Separated parents have a tendency to feel guilty that because they couldn’t work things out with their former partners, their children must now shuffle back and forth between two homes. Especially during the holidays, this guilt seems to kick into overdrive for some, along with regret that certain traditions will no longer continue. But let’s think about– would they be better off in a house full of tension or devoid of love? And is shuttling between two homes really that bad compared to the alternative of only having one primary parent and limited visits with the other when they have two equally loving and fit parents?
Instead of focusing on what you cannot provide, let’s focus on what you can give them. And in the process, try these 4 tips that have helped me manage co-parenting in separate homes for over a decade:
1. Chin Up
It is hard for parents to not see their kids every night, or on every holiday– and I am actually saying that from personal experience, but if you can put your child’s needs before your own, then you can appreciate that for your children it is important that you don’t make them feel bad when they go spend time with the other parent and extended family. So, just make sure you have your own plans, and encourage the kids to have fun wherever it is they will be spending the holidays.
2. Get Your Ex a Gift
Now, I know it may not be easy, but it would also be great if you could help the kids find gifts for your former spouse and any new children that may now be part of the family. Believe me, it may not be easy the first time, especially knowing your efforts won’t be reciprocated, but once you see how much it means to your child and you know that you are teaching them a good life skill, it actually leaves you feeling quite at peace that you can put the past behind you and gracefully accept the present state.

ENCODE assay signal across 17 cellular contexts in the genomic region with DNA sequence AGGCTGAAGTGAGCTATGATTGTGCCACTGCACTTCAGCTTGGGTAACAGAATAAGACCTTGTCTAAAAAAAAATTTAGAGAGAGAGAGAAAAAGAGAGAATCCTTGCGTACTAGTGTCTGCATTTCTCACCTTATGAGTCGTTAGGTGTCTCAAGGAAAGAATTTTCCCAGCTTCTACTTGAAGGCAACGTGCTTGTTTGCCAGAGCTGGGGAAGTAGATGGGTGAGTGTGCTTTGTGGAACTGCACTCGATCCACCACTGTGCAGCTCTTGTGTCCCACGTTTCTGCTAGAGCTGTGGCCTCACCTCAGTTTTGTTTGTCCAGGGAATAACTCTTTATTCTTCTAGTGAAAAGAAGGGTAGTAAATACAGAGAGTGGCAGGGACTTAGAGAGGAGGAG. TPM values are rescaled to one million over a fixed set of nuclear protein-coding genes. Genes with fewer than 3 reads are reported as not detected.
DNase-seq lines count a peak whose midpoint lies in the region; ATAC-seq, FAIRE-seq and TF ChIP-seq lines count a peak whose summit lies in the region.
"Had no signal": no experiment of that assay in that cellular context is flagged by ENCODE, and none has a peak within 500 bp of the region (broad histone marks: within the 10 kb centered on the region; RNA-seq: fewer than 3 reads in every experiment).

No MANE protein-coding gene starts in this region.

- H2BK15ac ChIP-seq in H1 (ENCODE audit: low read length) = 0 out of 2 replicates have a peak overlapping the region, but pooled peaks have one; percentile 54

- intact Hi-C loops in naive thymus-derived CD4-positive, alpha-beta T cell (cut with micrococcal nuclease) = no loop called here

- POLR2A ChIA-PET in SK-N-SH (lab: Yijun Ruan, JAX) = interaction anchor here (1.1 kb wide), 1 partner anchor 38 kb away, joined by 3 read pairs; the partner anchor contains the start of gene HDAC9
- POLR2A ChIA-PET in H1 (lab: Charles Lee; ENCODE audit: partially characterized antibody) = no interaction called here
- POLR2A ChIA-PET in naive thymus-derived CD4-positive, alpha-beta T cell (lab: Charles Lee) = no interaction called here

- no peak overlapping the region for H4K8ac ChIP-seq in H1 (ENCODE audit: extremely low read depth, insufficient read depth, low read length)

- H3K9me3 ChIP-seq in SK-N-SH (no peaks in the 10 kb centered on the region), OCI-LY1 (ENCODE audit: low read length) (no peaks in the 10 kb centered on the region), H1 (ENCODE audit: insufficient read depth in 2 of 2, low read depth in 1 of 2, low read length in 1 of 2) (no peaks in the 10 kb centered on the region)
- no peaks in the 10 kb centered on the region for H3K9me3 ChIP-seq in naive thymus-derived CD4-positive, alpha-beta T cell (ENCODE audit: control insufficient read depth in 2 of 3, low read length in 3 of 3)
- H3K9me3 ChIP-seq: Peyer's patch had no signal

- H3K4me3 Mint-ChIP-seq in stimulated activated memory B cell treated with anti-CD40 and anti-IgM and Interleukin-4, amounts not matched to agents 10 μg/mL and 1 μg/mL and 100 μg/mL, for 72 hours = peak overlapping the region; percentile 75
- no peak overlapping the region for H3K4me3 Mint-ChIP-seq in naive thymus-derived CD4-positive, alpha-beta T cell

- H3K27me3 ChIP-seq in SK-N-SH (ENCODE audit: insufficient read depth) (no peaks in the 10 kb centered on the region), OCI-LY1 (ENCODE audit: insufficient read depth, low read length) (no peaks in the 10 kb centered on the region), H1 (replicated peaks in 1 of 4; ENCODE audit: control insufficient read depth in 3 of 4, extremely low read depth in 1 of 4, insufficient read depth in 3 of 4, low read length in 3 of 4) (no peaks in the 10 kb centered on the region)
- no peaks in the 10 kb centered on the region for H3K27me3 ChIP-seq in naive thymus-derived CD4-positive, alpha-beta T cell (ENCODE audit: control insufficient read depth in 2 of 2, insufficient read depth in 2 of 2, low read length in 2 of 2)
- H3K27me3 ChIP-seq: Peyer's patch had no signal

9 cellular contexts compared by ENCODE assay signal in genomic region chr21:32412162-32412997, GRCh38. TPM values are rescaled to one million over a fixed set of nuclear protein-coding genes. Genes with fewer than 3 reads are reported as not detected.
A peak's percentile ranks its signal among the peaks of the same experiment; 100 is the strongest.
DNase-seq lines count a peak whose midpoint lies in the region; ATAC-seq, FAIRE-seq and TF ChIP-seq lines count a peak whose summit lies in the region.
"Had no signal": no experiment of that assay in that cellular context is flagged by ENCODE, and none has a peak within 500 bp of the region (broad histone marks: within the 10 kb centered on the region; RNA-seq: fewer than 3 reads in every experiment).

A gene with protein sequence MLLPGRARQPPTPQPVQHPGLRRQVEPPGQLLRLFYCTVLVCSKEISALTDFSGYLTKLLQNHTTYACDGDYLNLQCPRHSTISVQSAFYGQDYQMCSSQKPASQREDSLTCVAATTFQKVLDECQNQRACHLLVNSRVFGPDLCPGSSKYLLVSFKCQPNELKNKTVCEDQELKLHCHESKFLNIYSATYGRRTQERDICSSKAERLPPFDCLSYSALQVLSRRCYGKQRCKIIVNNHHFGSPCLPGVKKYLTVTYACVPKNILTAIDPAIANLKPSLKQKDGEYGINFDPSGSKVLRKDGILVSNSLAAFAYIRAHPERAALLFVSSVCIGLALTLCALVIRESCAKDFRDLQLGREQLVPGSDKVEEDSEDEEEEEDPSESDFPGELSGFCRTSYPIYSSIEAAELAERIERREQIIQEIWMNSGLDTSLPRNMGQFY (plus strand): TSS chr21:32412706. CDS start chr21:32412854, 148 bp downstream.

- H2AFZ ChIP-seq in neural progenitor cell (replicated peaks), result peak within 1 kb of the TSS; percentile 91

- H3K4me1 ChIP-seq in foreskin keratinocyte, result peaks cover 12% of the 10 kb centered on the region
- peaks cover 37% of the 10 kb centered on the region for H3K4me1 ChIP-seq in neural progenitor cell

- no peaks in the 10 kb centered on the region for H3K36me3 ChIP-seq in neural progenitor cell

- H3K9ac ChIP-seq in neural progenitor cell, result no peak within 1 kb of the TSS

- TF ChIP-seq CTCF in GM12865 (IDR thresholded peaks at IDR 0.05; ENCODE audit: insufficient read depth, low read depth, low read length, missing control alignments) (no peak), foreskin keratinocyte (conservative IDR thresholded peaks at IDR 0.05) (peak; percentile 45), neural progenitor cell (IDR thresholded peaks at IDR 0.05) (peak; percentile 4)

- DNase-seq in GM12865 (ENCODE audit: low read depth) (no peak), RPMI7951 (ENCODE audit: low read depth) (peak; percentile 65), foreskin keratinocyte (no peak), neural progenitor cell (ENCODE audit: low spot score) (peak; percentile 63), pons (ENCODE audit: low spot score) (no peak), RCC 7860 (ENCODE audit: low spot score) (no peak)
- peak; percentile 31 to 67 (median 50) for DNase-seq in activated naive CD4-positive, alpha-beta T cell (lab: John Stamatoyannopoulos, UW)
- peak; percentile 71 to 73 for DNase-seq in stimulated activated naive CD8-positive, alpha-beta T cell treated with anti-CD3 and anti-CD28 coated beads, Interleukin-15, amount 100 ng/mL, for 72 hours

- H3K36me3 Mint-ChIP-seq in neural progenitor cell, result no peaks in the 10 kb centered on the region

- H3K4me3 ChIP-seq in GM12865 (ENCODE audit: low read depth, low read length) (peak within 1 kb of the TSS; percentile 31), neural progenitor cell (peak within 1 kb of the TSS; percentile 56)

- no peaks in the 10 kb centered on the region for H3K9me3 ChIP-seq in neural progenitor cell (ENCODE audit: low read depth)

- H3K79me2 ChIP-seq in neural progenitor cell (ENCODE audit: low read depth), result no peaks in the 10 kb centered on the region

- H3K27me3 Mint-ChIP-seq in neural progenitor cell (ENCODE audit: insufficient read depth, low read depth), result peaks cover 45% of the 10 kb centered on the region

3. Remember the Good
You may have moments of nostalgia, but don’t let your trip down memory lane turn sour. Stop negative thoughts from ruining your holiday spirit– the last thing you want to come across as is the Scrooge or Mr. Grinch! Try to over-ride bad memories with good ones, and in the end remember that the holiday season is a time to be thankful for what we do have– especially in this year with a worldwide pandemic.
While being safe and socially distancing, try to surround yourself with family and friends (even if just virtually) and show your kids that despite your divorce, life does go on. Your best gift to your children is to demonstrate that despite major disappointments or setbacks, we can continue to celebrate that which matters most– a life full of grace and love.
By Regina A. DeMeo, Esq.